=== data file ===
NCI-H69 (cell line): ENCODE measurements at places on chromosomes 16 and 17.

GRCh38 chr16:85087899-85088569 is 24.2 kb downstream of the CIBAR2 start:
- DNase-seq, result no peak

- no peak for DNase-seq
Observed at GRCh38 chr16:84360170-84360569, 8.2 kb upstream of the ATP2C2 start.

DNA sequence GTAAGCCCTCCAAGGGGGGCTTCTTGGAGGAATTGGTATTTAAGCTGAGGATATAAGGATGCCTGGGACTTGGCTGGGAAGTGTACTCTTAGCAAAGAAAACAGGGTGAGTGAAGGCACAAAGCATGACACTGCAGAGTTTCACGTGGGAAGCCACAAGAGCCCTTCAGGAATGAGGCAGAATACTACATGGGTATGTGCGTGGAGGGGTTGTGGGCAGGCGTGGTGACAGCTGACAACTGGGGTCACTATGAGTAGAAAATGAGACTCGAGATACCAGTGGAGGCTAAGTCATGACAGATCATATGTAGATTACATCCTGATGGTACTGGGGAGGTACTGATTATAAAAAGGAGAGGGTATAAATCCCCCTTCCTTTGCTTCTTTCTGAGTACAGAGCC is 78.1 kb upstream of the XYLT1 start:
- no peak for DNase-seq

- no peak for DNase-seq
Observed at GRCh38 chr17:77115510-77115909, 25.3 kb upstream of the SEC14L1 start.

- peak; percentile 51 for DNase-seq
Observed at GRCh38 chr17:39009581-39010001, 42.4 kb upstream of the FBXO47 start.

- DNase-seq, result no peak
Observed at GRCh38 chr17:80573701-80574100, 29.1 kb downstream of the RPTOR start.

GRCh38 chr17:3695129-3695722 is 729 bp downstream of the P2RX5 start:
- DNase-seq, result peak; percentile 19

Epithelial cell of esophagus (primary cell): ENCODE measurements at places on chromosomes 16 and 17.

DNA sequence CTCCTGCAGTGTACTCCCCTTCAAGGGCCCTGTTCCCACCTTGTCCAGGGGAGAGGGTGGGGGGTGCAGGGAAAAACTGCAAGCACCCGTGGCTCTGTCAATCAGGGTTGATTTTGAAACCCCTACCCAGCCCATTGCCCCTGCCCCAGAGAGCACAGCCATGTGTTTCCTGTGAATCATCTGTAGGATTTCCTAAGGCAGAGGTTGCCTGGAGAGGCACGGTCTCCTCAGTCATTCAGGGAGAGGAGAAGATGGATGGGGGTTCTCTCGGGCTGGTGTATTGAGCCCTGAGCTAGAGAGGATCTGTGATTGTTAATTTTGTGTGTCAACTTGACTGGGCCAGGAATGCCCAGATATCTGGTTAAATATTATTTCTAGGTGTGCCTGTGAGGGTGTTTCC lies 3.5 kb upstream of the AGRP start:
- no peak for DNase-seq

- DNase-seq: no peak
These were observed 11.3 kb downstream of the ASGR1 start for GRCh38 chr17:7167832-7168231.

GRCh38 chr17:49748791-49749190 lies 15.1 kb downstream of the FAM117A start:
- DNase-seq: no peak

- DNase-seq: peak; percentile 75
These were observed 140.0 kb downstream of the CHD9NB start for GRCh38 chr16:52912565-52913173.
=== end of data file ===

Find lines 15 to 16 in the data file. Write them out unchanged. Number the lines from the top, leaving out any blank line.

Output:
- DNase-seq, result peak; percentile 19

Epithelial cell of esophagus (primary cell): ENCODE measurements at places on chromosomes 16 and 17.